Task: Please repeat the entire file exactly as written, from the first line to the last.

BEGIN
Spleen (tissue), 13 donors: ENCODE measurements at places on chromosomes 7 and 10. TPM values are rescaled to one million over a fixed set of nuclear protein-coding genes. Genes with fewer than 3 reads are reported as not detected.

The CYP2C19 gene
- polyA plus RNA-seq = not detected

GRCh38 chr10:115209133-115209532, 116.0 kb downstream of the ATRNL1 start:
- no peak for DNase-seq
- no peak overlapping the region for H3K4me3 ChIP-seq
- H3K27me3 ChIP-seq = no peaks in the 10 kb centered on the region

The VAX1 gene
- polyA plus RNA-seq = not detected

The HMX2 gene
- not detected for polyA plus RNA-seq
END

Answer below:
Spleen (tissue), 13 donors: ENCODE measurements at places on chromosomes 7 and 10. TPM values are rescaled to one million over a fixed set of nuclear protein-coding genes. Genes with fewer than 3 reads are reported as not detected.

The CYP2C19 gene
- polyA plus RNA-seq = not detected

GRCh38 chr10:115209133-115209532, 116.0 kb downstream of the ATRNL1 start:
- no peak for DNase-seq
- no peak overlapping the region for H3K4me3 ChIP-seq
- H3K27me3 ChIP-seq = no peaks in the 10 kb centered on the region

The VAX1 gene
- polyA plus RNA-seq = not detected

The HMX2 gene
- not detected for polyA plus RNA-seq